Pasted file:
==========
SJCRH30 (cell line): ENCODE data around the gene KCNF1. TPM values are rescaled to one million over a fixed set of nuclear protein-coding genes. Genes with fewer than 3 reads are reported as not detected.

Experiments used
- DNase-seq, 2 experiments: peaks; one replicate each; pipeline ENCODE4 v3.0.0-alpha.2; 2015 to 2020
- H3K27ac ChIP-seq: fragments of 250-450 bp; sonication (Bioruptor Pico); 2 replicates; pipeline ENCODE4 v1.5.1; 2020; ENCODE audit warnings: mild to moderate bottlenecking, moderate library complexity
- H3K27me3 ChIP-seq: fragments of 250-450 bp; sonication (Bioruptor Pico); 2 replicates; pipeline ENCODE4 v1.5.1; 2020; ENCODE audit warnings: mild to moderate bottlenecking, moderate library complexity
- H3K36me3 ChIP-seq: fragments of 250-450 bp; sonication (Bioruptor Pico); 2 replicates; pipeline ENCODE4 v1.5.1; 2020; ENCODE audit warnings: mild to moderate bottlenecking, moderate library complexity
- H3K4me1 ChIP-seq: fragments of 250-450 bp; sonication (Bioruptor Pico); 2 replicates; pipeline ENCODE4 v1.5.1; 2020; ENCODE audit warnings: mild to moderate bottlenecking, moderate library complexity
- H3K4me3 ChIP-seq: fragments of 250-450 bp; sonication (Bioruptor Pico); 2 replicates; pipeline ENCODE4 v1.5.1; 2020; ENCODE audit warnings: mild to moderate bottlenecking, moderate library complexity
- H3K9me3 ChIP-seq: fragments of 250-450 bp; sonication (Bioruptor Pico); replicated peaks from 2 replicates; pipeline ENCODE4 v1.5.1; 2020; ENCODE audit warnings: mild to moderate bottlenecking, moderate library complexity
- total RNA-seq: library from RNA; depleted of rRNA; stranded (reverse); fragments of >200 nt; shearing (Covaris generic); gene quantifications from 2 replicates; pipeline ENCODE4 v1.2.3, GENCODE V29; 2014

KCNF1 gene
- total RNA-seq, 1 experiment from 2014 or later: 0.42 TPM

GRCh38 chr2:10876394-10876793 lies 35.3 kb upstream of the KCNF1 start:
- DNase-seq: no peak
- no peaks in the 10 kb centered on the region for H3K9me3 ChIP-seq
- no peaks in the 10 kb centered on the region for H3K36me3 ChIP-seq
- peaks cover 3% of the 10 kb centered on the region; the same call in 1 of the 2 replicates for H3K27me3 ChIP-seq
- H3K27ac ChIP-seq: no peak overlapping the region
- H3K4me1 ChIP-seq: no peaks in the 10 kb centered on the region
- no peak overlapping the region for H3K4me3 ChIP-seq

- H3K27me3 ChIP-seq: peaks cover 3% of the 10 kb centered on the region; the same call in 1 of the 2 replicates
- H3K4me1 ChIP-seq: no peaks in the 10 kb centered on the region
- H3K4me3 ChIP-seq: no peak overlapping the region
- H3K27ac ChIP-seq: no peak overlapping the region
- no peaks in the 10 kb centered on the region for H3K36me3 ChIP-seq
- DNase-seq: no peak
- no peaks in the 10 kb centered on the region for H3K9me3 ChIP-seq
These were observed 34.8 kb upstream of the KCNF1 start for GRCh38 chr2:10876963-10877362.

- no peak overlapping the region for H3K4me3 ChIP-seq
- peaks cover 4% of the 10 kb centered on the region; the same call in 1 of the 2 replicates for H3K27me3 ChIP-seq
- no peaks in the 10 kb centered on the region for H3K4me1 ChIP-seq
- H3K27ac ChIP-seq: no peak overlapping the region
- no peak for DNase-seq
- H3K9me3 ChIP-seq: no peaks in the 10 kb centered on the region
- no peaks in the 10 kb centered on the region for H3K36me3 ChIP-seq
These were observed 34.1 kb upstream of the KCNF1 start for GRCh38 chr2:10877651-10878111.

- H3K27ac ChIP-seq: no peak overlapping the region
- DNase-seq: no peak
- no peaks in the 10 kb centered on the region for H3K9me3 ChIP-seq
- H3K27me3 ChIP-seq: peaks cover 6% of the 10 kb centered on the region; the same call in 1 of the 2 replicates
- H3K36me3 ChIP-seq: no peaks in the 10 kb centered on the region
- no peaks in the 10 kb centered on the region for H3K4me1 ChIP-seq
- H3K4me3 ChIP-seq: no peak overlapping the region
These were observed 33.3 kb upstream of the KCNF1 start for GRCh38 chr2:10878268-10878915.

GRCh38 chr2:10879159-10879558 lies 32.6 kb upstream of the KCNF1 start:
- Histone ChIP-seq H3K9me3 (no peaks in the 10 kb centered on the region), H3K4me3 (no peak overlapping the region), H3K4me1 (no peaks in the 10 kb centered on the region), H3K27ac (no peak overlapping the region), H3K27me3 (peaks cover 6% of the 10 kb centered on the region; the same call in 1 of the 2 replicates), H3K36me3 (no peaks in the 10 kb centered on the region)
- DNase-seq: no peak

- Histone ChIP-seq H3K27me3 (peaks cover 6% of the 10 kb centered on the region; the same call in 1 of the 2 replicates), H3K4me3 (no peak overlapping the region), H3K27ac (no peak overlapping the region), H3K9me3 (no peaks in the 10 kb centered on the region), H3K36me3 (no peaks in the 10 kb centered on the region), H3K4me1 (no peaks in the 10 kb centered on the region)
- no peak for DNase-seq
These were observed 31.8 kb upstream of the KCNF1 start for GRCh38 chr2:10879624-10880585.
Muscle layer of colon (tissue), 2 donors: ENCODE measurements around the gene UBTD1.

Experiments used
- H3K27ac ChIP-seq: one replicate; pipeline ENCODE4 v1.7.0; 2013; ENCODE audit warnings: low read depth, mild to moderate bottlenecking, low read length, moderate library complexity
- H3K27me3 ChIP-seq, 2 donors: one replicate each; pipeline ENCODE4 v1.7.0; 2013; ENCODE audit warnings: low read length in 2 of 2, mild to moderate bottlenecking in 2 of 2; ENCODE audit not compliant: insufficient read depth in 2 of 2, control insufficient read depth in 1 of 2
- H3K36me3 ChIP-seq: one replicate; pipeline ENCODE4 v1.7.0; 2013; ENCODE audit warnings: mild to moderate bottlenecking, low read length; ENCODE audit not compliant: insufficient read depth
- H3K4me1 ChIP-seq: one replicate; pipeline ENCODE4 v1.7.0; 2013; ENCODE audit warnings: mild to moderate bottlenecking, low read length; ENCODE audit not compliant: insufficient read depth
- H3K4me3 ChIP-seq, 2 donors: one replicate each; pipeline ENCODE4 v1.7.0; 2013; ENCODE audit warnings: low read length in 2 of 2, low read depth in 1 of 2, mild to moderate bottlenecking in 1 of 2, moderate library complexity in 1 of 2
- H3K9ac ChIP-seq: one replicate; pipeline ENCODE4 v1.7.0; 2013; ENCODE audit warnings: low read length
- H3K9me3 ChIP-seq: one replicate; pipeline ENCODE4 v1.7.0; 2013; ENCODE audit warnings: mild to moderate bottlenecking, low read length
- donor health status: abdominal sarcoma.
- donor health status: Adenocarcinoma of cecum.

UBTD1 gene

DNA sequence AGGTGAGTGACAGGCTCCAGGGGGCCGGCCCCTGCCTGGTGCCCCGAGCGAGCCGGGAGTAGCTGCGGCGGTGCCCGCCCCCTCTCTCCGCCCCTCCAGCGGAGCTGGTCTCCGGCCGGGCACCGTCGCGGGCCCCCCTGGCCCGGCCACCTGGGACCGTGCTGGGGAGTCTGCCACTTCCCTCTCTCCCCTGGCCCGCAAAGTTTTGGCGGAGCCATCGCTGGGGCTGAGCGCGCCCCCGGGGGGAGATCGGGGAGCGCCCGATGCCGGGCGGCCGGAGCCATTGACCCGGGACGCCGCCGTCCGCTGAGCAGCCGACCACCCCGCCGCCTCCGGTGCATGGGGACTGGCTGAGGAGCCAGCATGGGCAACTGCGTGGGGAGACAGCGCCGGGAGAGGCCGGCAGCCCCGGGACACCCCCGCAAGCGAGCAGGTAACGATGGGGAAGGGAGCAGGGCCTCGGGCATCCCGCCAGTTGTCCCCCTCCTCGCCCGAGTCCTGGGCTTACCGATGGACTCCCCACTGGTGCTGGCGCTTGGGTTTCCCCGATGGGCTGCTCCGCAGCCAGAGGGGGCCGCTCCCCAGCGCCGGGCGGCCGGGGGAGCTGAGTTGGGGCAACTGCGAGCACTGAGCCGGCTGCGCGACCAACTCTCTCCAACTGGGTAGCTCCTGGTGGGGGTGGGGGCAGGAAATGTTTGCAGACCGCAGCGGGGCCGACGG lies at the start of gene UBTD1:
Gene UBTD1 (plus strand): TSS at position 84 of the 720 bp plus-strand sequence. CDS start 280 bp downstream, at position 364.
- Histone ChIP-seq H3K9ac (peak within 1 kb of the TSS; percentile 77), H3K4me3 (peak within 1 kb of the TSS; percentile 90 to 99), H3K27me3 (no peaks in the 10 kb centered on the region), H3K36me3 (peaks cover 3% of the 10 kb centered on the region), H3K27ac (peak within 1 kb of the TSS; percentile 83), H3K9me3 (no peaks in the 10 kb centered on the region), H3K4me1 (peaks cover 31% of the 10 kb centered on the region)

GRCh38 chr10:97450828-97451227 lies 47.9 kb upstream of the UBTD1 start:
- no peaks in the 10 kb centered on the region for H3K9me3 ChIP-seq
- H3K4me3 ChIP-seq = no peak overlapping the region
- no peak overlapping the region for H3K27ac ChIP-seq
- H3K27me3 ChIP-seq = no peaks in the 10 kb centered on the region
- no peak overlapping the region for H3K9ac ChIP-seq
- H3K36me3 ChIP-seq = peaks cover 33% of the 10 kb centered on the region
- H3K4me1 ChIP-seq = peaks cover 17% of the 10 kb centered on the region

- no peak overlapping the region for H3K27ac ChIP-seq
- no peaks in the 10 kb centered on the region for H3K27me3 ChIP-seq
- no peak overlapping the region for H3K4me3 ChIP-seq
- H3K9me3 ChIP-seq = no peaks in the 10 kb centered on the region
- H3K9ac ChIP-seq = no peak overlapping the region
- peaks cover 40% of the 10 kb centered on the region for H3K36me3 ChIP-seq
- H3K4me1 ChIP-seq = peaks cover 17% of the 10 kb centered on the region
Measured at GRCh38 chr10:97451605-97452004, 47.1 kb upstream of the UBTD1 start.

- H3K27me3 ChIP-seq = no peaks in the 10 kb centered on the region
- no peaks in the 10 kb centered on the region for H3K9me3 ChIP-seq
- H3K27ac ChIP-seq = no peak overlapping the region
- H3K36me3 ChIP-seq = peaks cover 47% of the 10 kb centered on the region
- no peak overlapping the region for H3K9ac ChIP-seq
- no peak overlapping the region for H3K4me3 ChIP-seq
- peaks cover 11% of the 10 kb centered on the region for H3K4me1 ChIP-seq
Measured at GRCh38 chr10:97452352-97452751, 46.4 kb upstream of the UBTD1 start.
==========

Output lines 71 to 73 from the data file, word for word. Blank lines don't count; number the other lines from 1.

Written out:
- no peak overlapping the region for H3K9ac ChIP-seq
- H3K36me3 ChIP-seq = peaks cover 33% of the 10 kb centered on the region
- H3K4me1 ChIP-seq = peaks cover 17% of the 10 kb centered on the region